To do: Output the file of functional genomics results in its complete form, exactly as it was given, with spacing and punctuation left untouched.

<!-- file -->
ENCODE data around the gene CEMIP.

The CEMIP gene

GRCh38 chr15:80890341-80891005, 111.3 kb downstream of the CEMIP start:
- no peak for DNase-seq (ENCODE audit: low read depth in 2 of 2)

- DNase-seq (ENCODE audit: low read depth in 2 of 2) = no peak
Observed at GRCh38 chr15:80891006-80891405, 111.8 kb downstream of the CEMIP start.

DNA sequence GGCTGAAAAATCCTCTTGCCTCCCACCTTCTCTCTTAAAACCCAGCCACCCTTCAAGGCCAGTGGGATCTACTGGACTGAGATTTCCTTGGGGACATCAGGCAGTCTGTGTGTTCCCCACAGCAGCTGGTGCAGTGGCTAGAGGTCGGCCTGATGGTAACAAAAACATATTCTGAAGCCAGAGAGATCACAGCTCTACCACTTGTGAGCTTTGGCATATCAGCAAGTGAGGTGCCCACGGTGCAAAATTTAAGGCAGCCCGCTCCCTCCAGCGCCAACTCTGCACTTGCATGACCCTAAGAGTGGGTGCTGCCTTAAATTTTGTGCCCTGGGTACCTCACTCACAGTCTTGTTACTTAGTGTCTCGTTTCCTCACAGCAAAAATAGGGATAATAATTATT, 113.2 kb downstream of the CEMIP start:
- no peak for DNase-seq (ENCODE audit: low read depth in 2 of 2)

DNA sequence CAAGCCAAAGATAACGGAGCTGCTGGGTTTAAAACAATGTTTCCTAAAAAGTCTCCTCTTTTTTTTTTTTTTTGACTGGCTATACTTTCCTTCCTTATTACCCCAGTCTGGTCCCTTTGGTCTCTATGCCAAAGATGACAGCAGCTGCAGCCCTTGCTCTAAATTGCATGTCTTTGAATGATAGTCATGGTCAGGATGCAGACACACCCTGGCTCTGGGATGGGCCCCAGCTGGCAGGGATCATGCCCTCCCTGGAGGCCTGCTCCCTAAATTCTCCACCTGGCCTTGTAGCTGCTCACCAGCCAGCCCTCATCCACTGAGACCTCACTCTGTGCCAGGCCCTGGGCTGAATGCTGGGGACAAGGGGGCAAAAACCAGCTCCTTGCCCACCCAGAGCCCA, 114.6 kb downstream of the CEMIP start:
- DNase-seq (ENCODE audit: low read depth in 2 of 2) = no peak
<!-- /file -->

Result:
ENCODE data around the gene CEMIP.

The CEMIP gene

GRCh38 chr15:80890341-80891005, 111.3 kb downstream of the CEMIP start:
- no peak for DNase-seq (ENCODE audit: low read depth in 2 of 2)

- DNase-seq (ENCODE audit: low read depth in 2 of 2) = no peak
Observed at GRCh38 chr15:80891006-80891405, 111.8 kb downstream of the CEMIP start.

DNA sequence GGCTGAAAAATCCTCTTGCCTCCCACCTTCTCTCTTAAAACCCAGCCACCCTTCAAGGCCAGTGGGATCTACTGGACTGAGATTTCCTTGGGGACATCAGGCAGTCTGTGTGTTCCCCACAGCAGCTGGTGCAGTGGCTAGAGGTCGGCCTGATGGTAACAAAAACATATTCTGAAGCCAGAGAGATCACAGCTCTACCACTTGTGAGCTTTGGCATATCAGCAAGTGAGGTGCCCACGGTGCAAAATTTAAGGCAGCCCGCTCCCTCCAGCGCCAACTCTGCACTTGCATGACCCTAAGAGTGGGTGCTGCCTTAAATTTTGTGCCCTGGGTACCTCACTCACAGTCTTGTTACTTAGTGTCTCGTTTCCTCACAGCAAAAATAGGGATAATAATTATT, 113.2 kb downstream of the CEMIP start:
- no peak for DNase-seq (ENCODE audit: low read depth in 2 of 2)

DNA sequence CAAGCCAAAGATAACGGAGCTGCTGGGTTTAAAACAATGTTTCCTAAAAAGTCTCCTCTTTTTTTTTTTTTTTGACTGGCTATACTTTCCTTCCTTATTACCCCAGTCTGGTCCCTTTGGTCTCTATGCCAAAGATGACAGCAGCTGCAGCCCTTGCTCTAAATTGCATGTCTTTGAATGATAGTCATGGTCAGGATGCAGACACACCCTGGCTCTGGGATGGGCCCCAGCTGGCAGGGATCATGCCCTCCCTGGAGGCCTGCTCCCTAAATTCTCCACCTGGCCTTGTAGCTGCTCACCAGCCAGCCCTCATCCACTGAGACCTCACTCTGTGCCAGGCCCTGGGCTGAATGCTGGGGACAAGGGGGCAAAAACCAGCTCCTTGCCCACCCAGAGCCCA, 114.6 kb downstream of the CEMIP start:
- DNase-seq (ENCODE audit: low read depth in 2 of 2) = no peak